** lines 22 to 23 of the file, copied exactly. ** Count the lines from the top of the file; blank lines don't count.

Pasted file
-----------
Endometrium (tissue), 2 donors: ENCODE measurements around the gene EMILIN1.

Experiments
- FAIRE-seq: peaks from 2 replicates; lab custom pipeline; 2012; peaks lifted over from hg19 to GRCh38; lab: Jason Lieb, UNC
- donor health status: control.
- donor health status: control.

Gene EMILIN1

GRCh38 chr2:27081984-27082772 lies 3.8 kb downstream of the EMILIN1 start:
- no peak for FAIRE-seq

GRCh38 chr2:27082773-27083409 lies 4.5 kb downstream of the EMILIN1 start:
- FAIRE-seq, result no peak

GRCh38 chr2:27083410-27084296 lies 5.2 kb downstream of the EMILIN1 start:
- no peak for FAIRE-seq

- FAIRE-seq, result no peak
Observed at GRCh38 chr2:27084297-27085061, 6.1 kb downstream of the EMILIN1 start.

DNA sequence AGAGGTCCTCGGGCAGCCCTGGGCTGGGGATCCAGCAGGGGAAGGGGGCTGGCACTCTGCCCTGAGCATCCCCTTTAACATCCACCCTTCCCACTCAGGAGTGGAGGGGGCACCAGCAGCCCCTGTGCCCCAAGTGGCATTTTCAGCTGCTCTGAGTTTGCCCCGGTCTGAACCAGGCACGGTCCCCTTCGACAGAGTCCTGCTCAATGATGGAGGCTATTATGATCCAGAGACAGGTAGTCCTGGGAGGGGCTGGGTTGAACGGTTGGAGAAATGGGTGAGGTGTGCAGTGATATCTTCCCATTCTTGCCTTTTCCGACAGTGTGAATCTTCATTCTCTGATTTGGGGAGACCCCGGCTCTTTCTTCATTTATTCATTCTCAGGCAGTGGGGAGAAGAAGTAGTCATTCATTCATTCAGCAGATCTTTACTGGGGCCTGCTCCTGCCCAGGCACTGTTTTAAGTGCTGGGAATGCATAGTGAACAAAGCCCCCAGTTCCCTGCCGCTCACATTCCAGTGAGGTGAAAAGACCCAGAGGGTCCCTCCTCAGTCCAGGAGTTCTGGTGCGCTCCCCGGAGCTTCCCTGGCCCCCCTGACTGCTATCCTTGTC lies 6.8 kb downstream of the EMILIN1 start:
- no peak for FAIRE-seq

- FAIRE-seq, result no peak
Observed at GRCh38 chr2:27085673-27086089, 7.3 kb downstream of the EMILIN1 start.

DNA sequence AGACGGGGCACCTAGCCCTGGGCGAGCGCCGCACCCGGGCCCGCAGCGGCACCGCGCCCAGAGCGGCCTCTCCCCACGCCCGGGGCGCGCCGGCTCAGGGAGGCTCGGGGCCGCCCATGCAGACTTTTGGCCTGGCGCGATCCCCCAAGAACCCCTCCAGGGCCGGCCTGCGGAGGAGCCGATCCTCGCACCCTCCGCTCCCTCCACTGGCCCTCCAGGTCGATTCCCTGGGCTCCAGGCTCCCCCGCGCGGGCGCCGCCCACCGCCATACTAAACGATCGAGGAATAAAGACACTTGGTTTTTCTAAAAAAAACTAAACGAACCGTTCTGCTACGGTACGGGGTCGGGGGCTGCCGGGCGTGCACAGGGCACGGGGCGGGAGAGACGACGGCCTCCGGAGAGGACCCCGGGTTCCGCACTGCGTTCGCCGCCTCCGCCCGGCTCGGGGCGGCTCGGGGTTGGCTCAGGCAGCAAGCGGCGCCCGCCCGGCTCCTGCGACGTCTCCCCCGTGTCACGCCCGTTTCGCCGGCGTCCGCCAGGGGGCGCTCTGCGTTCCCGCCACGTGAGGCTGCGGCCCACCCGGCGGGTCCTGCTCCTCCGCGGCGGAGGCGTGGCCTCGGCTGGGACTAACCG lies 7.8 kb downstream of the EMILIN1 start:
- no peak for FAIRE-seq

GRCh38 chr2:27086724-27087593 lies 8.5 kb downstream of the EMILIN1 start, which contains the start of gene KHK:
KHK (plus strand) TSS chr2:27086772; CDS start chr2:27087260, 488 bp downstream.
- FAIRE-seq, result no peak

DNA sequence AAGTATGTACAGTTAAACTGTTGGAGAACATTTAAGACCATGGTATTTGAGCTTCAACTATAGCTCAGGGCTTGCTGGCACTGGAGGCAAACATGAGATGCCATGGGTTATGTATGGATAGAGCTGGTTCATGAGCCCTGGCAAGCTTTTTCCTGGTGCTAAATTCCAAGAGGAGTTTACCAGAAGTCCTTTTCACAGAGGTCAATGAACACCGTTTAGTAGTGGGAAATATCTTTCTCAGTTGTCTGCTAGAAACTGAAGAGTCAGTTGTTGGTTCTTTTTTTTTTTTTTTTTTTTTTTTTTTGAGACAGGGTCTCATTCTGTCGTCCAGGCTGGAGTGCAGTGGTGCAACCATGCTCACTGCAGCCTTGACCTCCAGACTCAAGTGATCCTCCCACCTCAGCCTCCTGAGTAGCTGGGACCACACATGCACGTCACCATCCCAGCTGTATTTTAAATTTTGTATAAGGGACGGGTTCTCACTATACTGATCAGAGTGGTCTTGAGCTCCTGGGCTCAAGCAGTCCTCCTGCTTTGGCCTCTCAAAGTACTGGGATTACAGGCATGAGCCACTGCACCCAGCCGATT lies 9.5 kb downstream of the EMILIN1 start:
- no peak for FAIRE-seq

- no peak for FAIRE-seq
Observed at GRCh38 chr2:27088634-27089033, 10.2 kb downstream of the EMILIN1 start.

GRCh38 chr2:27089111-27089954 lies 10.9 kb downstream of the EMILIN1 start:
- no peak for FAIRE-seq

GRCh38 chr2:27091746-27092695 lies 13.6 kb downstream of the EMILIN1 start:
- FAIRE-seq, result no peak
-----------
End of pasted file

KHK (plus strand) TSS chr2:27086772; CDS start chr2:27087260, 488 bp downstream.
- FAIRE-seq, result no peak